Lane splitting refers to the process of driving a motorcycle between two vehicles moving in the same direction. When a motorcyclist engages in lane splitting, he or she rides between the lanes of the highway. Lane splitting is also called stripe-riding or white lining. Motorcyclists use lane splitting to save time and bypass traffic congestion. Some motorcyclists contend that lane splitting is safer than stopping behind vehicles while they are stationary, but lane splitting can also cause a serious motorcycle accident.
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Lane splitting is against the law in Ohio and every other state except for California. Motorcyclists who engage in lane splitting may receive citations and fines for the dangerous operation of a vehicle. When motorcyclists who are engaged in lane splitting cause an accident, they may be liable for injuries caused by the accident. If you’ve suffered a severe injury caused by a lane splitting motorcycle accident, you may be entitled to compensation. Contact the personal injury lawyers at Jones Kahan Law, LLC, today to schedule your initial consultation.
Lane Sharing is a Common Cause of a Motorcycle Accident in Ohio
Lane sharing and lane splitting by motorcyclists is extremely dangerous. The narrow dimensions of a motorcycle make it easy to drive one between two lanes of traffic, a practice called lane sharing. While it is legal to drive two motorcycles side-by-side, it can be dangerous. When motorcyclists drive side by side, they have a duty to pay attention to lane changes and turns.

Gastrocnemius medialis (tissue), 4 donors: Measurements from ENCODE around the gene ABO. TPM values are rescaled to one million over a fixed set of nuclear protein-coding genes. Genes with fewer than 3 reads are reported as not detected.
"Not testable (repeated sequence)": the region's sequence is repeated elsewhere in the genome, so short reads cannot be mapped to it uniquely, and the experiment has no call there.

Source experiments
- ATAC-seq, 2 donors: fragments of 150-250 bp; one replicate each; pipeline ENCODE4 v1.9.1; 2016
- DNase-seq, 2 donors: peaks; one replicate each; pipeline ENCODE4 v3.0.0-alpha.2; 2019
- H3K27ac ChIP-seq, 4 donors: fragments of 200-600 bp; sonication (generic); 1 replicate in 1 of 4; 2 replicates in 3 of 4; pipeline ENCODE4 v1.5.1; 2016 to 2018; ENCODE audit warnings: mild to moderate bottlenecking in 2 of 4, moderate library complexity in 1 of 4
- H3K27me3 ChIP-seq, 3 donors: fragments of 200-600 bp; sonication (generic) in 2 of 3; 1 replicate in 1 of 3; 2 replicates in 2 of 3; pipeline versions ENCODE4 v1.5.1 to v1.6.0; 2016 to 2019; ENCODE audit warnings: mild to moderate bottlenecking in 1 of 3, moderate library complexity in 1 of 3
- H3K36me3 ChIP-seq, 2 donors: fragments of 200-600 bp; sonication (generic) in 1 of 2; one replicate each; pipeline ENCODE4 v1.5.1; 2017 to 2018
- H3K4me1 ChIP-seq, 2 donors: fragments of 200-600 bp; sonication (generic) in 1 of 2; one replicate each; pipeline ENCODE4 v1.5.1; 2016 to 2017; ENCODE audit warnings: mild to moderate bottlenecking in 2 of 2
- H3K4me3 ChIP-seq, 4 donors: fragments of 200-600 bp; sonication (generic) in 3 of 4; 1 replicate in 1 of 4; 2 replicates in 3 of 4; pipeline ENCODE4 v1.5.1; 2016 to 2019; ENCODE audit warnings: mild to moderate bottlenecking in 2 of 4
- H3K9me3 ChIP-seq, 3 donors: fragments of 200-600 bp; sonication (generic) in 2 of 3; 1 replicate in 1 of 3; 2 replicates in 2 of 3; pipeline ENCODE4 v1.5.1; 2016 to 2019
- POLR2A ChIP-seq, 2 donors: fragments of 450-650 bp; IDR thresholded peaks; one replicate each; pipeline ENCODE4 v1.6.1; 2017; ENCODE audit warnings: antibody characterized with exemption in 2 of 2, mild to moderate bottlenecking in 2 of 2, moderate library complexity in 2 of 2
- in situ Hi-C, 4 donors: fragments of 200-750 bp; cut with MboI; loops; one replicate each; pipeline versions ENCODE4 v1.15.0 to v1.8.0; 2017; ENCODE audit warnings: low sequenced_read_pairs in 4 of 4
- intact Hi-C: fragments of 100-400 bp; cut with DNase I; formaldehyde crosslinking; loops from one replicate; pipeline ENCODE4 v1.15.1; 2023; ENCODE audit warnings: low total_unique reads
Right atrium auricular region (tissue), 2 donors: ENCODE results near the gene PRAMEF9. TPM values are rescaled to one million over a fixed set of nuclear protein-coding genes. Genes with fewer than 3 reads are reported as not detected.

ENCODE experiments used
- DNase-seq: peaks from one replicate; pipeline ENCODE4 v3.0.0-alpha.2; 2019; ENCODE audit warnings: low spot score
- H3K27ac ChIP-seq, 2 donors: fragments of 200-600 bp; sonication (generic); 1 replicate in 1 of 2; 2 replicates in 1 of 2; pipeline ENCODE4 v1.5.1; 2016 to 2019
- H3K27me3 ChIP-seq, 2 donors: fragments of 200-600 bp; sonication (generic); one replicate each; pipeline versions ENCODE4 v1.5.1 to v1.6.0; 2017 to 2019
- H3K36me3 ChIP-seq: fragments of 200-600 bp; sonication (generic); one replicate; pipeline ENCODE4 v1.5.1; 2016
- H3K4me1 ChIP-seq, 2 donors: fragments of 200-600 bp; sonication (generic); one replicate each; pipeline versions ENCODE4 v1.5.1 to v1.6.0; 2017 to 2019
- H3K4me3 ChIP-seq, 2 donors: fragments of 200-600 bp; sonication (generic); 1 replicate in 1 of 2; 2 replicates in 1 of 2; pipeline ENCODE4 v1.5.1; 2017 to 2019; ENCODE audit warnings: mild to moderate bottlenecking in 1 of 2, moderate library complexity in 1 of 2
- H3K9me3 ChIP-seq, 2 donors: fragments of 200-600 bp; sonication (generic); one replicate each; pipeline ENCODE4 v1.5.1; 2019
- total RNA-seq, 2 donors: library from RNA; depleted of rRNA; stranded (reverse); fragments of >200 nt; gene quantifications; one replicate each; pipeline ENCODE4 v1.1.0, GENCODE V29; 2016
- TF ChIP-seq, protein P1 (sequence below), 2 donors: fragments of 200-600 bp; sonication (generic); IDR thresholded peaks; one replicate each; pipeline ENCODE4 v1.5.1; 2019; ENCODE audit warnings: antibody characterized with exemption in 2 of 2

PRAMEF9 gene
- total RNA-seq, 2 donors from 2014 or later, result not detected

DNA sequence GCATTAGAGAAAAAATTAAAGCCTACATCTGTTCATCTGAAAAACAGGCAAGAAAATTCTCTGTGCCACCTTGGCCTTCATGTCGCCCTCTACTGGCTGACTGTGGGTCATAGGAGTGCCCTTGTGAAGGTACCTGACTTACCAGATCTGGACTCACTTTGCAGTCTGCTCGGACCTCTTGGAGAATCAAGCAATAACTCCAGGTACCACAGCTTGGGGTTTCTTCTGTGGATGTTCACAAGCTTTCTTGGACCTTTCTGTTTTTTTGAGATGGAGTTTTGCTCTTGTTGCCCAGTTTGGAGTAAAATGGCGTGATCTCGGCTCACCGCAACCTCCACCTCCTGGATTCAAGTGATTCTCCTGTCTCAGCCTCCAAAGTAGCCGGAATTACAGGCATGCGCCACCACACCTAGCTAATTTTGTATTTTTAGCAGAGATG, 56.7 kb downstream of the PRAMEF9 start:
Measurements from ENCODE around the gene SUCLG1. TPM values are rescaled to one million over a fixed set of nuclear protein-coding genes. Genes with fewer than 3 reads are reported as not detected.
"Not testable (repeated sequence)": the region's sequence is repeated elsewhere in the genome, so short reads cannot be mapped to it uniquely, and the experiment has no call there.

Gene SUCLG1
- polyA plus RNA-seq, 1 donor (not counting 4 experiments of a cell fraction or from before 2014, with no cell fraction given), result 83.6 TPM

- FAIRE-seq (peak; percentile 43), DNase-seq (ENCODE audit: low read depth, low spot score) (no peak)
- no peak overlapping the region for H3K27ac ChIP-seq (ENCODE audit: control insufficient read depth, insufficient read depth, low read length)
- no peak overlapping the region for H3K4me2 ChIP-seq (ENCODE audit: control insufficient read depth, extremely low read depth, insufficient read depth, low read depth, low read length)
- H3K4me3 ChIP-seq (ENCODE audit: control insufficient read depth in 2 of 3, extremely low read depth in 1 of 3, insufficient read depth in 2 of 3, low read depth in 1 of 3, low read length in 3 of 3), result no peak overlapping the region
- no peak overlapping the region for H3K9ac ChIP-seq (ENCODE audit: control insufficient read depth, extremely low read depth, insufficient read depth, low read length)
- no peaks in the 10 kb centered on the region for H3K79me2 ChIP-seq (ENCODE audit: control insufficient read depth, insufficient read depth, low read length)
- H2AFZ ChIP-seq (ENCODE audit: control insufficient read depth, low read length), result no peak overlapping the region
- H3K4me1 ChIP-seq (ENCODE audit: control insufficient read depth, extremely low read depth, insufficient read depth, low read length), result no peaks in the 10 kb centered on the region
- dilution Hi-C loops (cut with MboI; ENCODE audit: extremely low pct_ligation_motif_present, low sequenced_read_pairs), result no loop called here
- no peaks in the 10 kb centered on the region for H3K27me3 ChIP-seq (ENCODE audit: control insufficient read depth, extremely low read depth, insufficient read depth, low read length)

Lane sharing can cause collisions when one motorcyclist is unaware of another biker’s intention to drive up beside them in their lane. When one motorcyclist’s clips or bumps into another motorcyclist, one or both motorcycles can collide with other motor vehicles. The accident could cause a severe and dangerous pile-up on the highway. When a motorcyclist’s dangerous lane sharing causes a motorcycle accident, the injured party could be entitled to compensation for his or her injuries.
Lane Splitting is Another Dangerous Practice that Can Cause a Motorcycle Accident
Motorcyclists cannot legally drive between cars in Ohio. Lane splitting is illegal, while lane sharing is legal because lane splitting is exceptionally dangerous. Lane splitting is not illegal in California, and some Ohio motorcyclists are unaware that it is unlawful. They engage in lane splitting to get to their destinations as soon as possible.
Whether or not motorcyclists know that lane splitting is illegal is not essential in a civil personal injury lawsuit. When motorcyclists who engage in lane splitting make a mistake and veer too closely to one vehicle, a seriously dangerous motor vehicle collision could result. Additionally, a side-swipe accident could take place, or an opening car door could cause a motorcycle to collide with the door, slide, and collide with another motor vehicle.
Ohio Personal Injury Lawsuits for Lane Splitting